We don’t bother creating type synonyms for our constructors, as we’re more interested in the following types:

type NotSword = forall sw nsw. Weapon' nsw nsw sw nsw
type NotStaff = forall st nst. Weapon' st nst nst nst

These let us express our subtypes exactly as needed.

We can also write an accessor function to get the weapon from a player. Note that we leave the type signature out. If we were to add the naive signature weapon :: Player -> Weapon we would lose some type inference power. For example, we would lose the fact that weapon . warrior :: NotStaff, and instead get weapon . warrior :: Weapon.

weapon (Player p) = p id id

Letting GHC infer the most general type for weapon, when we check the type of weapon . warrior, we get NotStaff -> NotStaff, as desired. Now we can write a function that only accepts warriors, which calls a function that depends on the type of the weapon being NotStaff.

spinToWin :: Warrior -> IO ()
spinToWin w = putStrLn $ "Warrior perform deadly spin for " ++
  (show $ spinDamage $ weapon w) ++ " damage"

spinDamage :: NotStaff -> Int
spinDamage (Weapon w) = w bottom 10 20


newtype List' a b c d = List (b->(a->(List a)->c)->d)
type Nil = forall a n c. List' a n c n
nil :: Nil
nil = List $ \n c -> n
type Cons a = forall n c. List' a n c c
cons :: a -> List a -> Cons a
cons h t = List $ \n c -> c h t
type List a = forall l. List' a l l l

head :: Cons a -> a
head (List l) = l bottom (\h t->h) 

tail :: Cons a -> List a
tail (List l) = l bottom (\h t->t) 

null :: List' a (Bool' t f t) (Bool' t f f) l -> l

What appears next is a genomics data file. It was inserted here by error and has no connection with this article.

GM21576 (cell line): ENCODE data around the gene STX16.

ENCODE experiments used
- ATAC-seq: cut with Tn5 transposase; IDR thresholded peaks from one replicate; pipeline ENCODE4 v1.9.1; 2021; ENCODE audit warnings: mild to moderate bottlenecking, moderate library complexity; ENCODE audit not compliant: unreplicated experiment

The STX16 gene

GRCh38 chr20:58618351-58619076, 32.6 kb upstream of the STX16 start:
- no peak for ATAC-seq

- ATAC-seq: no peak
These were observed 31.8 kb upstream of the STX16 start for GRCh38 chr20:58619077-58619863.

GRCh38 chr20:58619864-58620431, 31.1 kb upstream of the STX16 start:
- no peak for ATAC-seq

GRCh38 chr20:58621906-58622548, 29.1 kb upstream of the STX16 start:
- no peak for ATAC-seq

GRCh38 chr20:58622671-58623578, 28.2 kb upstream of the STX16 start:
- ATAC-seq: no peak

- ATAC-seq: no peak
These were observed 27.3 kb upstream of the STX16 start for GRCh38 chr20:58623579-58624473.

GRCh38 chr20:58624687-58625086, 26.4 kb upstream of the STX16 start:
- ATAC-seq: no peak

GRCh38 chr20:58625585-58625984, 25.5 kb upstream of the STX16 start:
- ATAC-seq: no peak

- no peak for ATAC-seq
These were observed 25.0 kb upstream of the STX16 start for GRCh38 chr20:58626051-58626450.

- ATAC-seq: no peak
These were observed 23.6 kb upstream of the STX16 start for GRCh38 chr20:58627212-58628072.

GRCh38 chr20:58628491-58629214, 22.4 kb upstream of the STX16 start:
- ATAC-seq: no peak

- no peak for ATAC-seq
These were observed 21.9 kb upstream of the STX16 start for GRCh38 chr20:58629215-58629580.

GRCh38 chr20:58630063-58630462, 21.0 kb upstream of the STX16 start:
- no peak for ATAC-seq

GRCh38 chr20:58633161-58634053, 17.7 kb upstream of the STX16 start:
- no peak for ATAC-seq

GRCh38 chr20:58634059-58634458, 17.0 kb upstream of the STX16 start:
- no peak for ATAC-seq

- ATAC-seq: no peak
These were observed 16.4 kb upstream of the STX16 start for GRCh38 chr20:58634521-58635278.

null (List l) = l true (\h t->false)

(-:-) :: a -> List a -> Cons a
(-:-) h t = cons h t

map :: (a -> b) -> List' a (List' b n c n) (List' b n c c) t -> t
map f (List l) = l nil (\h t -> f h -:- map f t)

index :: Int -> List a -> a
index 0 (List l) = l (error "index") $ \h t -> h
index n (List l) = l (error "index") $ \h t -> index (n-1) t

GADT Example

A canonical example for GADTs is typesafe evaluation of a language with Ints and Bools. We show how we can implement it using subtypes

newtype Term' int add bool not term = Term
  ((Int -> int) ->
   (IntTerm -> IntTerm -> add) ->
   (Bool -> bool) ->
   (BoolTerm -> not) ->
type IntTerm = forall i ni. Term' i i ni ni i
type BoolTerm = forall b nb. Term' nb nb b b b
int :: Int -> IntTerm
int k = Term $ \i a b n -> i k
add :: IntTerm -> IntTerm -> IntTerm
add x y = Term $ \i a b n -> a x y
bool :: Bool -> BoolTerm
bool b' = Term $ \i a b n -> b b'
tnot :: BoolTerm -> BoolTerm
tnot b' = Term $ \i a b n -> n b'
evalTerm :: Term' Int Int (Bool' a a a) (Bool' a a a) t -> t
evalTerm (Term t) = t 
  (\i -> i)
  (\a b -> evalTerm a + evalTerm b)
  (\b -> b)
  (\b -> not (evalTerm b))

Call by Name

Another useful subtype is the value subtype of expressions. Here we use this subtype to define a big step evaluator.

newtype Expr' v l a e = Expr ((Int -> v) -> 
                              (Expr -> l) ->
                              (Expr -> Expr -> a) ->
type Expr = forall e. Expr' e e e e 
var :: Int -> Expr' v l a v
var i = Expr $ \v l a -> v i
type Value = forall v l a. Expr' v l a l
lam :: Expr -> Value
lam b = Expr $ \v l a -> l b
app :: Expr -> Expr -> Expr' v l a a
app m n = Expr $ \v l a -> a m n

showExpr :: Expr -> String
showExpr (Expr e) = e 
  (\i -> show i)
  (\b -> 'λ':showExpr b)
  (\m n -> "(" ++ showExpr m ++ " " ++ showExpr n ++ ")")

-- Subst i for e in e'
subst :: Int -> Expr -> Expr -> Expr
subst i e (Expr e') = e'
  (\j -> if j == i then e else var j)
  (\b -> lam $ subst (i+1) e b) 
  (\m n -> app (subst i e m) (subst i e n))

eval :: Expr -> Value
eval (Expr exp) = exp
  (\i -> error "Expression not closed")
  (\b -> lam b)
  (\m n -> case eval m of 
    Expr v -> v
      (\i -> bottom) 
      (\b -> eval $ subst 0 n b) 
      (\m n -> bottom))

We also haven’t proved that our constructors and types all match up. That is, the type system has proved some things about them, but really we should be using parametricity to prove things like Boolean = {true, false}.

This post is a literate haskell file compiled by pandoc.